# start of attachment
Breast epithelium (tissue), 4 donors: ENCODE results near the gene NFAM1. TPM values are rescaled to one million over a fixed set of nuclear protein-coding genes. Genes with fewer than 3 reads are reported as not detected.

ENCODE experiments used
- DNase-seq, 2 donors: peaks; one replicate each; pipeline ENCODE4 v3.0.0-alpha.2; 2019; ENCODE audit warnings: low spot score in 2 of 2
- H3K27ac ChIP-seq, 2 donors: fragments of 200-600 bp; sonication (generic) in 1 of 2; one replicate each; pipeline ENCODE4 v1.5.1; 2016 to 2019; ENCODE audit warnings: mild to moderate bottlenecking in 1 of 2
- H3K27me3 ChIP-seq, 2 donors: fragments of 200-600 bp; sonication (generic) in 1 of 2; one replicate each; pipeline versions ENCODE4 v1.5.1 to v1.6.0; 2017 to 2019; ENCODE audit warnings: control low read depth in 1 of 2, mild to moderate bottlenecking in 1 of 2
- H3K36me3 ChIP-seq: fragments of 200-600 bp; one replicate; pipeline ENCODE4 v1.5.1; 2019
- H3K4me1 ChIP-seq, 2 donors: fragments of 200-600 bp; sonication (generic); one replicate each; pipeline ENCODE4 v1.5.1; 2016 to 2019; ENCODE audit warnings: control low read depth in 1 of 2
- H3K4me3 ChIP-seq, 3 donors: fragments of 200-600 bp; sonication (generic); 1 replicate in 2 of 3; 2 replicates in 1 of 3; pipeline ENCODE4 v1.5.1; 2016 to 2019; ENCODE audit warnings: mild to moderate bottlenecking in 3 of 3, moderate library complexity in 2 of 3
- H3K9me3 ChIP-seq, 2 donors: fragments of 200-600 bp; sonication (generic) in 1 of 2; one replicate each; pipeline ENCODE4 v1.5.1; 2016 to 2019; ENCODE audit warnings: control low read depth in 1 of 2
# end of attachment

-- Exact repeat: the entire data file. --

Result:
Breast epithelium (tissue), 4 donors: ENCODE results near the gene NFAM1. TPM values are rescaled to one million over a fixed set of nuclear protein-coding genes. Genes with fewer than 3 reads are reported as not detected.

ENCODE experiments used
- DNase-seq, 2 donors: peaks; one replicate each; pipeline ENCODE4 v3.0.0-alpha.2; 2019; ENCODE audit warnings: low spot score in 2 of 2
- H3K27ac ChIP-seq, 2 donors: fragments of 200-600 bp; sonication (generic) in 1 of 2; one replicate each; pipeline ENCODE4 v1.5.1; 2016 to 2019; ENCODE audit warnings: mild to moderate bottlenecking in 1 of 2
- H3K27me3 ChIP-seq, 2 donors: fragments of 200-600 bp; sonication (generic) in 1 of 2; one replicate each; pipeline versions ENCODE4 v1.5.1 to v1.6.0; 2017 to 2019; ENCODE audit warnings: control low read depth in 1 of 2, mild to moderate bottlenecking in 1 of 2
- H3K36me3 ChIP-seq: fragments of 200-600 bp; one replicate; pipeline ENCODE4 v1.5.1; 2019
- H3K4me1 ChIP-seq, 2 donors: fragments of 200-600 bp; sonication (generic); one replicate each; pipeline ENCODE4 v1.5.1; 2016 to 2019; ENCODE audit warnings: control low read depth in 1 of 2
- H3K4me3 ChIP-seq, 3 donors: fragments of 200-600 bp; sonication (generic); 1 replicate in 2 of 3; 2 replicates in 1 of 3; pipeline ENCODE4 v1.5.1; 2016 to 2019; ENCODE audit warnings: mild to moderate bottlenecking in 3 of 3, moderate library complexity in 2 of 3
- H3K9me3 ChIP-seq, 2 donors: fragments of 200-600 bp; sonication (generic) in 1 of 2; one replicate each; pipeline ENCODE4 v1.5.1; 2016 to 2019; ENCODE audit warnings: control low read depth in 1 of 2